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adorn

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adorn


  4  definitions  found 
 
  From  Webster's  Revised  Unabridged  Dictionary  (1913)  [web1913]: 
 
  Adorn  \A*dorn"\,  v.  t.  [imp.  &  p.  p.  {Adorned};  p.  pr  &  vb  n. 
  {Adorning}.]  [OE.  aournen  anournen  adornen  OF  aorner,  fr 
  L.  aaornare  ad  +  ornare  to  furnish,  embellish.  See  {Adore}, 
  {Ornate}.] 
  To  deck  or  dress  with  ornaments;  to  embellish;  to  set  off  to 
  advantage;  to  render  pleasing  or  attractive. 
 
  As  a  bride  adorneth  herself  with  her  jewels.  --Isa. 
  lxi.  10. 
 
  At  church,  with  meek  and  unaffected  grace,  His  looks 
  adorned  the  venerable  place  --Goldsmith. 
 
  Syn:  To  deck;  decorate;  embellish;  ornament;  beautify;  grace; 
  dignify;  exalt;  honor. 
 
  Usage:  To  {Adorn},  {Ornament},  {Decorate},  {Embellish}.  We 
  decorate  and  ornament  by  putting  on  some  adjunct  which 
  is  attractive  or  beautiful,  and  which  serves  to 
  heighten  the  general  effect.  Thus  a  lady's  head-dress 
  may  be  ornament  or  decorated  with  flowers  or  jewelry; 
  a  hall  may  be  decorated  or  ornament  with  carving  or 
  gilding,  with  wreaths  of  flowers,  or  with  hangings.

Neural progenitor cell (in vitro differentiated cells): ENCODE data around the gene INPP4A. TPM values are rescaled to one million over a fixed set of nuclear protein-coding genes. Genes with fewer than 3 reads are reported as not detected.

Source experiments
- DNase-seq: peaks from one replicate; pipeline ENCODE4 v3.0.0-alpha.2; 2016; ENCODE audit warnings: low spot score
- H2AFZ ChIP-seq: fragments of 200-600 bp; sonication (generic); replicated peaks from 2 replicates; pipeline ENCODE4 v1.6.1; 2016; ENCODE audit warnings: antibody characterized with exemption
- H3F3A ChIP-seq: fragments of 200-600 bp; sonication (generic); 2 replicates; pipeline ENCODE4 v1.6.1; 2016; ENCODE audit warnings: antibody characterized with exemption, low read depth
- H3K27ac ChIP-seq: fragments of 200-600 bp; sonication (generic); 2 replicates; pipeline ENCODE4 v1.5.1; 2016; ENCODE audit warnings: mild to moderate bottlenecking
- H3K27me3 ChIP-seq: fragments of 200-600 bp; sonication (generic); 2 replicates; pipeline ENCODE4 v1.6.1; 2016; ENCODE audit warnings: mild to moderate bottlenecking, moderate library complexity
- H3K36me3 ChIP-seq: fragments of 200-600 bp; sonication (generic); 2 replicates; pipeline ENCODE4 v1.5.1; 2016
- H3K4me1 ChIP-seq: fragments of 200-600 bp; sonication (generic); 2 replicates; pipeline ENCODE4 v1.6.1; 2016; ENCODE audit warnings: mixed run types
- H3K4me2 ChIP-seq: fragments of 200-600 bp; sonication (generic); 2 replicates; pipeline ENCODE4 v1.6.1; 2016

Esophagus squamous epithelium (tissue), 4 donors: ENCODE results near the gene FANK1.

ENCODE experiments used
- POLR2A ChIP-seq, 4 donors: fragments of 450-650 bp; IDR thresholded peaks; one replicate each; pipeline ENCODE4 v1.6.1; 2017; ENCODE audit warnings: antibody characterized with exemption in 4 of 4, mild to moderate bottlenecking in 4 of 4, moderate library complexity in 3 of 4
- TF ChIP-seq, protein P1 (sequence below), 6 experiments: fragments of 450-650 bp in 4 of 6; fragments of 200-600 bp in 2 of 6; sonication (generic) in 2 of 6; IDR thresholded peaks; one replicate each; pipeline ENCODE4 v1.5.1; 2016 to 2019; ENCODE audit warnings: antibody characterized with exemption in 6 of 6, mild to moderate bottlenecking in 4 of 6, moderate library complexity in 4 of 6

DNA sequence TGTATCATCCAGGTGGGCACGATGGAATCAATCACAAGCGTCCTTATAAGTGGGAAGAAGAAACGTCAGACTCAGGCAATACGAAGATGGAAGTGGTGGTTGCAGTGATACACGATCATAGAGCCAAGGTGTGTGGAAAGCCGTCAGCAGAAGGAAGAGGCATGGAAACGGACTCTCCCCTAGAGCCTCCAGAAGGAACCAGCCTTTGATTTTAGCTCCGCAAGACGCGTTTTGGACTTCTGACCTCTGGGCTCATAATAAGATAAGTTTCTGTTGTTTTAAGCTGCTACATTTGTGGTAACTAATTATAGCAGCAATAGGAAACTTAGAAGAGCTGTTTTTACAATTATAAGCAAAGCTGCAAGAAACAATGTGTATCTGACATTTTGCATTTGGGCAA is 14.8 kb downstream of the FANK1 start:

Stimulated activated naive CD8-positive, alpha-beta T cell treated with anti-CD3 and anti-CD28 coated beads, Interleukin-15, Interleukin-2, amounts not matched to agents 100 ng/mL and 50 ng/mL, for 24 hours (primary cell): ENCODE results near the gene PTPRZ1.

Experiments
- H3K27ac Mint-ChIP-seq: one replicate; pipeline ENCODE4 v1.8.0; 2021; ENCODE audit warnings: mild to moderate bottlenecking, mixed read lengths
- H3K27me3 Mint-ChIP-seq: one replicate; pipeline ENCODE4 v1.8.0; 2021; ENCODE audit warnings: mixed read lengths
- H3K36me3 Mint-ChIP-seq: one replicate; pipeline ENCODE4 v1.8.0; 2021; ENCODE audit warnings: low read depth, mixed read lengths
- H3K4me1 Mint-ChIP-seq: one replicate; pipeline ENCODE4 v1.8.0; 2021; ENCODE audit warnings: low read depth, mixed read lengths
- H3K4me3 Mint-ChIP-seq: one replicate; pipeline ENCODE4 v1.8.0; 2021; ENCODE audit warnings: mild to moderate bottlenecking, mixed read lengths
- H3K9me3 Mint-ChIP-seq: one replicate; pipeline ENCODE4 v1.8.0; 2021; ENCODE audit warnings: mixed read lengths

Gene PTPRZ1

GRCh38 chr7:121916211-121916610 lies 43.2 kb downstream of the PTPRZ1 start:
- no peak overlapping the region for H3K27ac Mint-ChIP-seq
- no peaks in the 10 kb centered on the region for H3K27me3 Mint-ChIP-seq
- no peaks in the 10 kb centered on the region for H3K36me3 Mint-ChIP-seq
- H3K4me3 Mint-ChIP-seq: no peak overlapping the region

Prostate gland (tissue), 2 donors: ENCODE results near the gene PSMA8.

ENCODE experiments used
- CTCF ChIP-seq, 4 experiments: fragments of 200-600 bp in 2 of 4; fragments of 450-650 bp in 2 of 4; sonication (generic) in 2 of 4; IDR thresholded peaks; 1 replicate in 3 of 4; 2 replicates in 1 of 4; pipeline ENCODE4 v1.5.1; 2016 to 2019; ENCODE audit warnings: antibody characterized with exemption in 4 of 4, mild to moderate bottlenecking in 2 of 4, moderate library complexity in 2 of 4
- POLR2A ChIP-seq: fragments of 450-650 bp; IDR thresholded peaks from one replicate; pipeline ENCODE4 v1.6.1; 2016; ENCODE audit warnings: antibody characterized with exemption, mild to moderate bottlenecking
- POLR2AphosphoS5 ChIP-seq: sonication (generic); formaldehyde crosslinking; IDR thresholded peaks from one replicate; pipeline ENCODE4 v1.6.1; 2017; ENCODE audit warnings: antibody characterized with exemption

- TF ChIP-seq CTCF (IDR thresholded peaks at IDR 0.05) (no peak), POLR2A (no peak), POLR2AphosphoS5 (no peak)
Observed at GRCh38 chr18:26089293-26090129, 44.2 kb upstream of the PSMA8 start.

Ornament  is  used  in  a  wider  sense  than  decorate.  To 
  embellish  is  to  beautify  or  ornament  richly,  not  so 
  much  by  mere  additions  or  details  as  by  modifying  the 
  thing  itself  as  a  whole.  It  sometimes  means  gaudy  and 
  artificial  decoration.  We  embellish  a  book  with  rich 
  engravings;  a  style  is  embellished  with  rich  and 
  beautiful  imagery;  a  shopkeeper  embellishes  his  front 
  window  to  attract  attention.  Adorn  is  sometimes 
  identical  with  decorate,  as  when  we  say  a  lady  was 
  adorned  with  jewels.  In  other  cases,  it  seems  to  imply 
  something  more  Thus  we  speak  of  a  gallery  of 
  paintings  as  adorned  with  the  works  of  some  of  the 
  great  masters,  or  adorned  with  noble  statuary  and 
  columns.  Here  decorated  and  ornamented  would  hardly  be 
  appropriate.  There  is  a  value  in  these  works  of  genius 
  beyond  mere  show  and  ornament.  Adorn  may  be  used  of 
  what  is  purely  moral;  as  a  character  adorned  with 
  every  Christian  grace.  Here  neither  decorate,  nor 
  ornament,  nor  embellish  is  proper. 
 
  From  Webster's  Revised  Unabridged  Dictionary  (1913)  [web1913]: 
 
  Adorn  \A*dorn"\,  n. 
  Adornment.  [Obs.]  --Spenser. 
 
  From  Webster's  Revised  Unabridged  Dictionary  (1913)  [web1913]: 
 
  Adorn  \A*dorn"\,  a. 
  Adorned;  decorated.  [Obs.]  --Milton. 
 
  From  WordNet  r  1.6  [wn]: 
 
  adorn 
  v  1:  make  more  attractive  by  adding  ornament,  colour,  etc.; 
  "Decorate  the  room  for  the  party";  "beautify  yourself 
  for  the  special  day"  [syn:  {decorate},  {grace},  {ornament}, 
  {embellish},  {beautify}] 
  2:  be  beautiful  to  look  at  "Flowers  adorned  the  tables 
  everywhere"  [syn:  {deck},  {decorate},  {grace},  {embellish}, 
  {beautify}] 
  3:  furnish  with  power  or  authority;  of  kings  or  emperors  [syn: 
  {invest},  {clothe}] 




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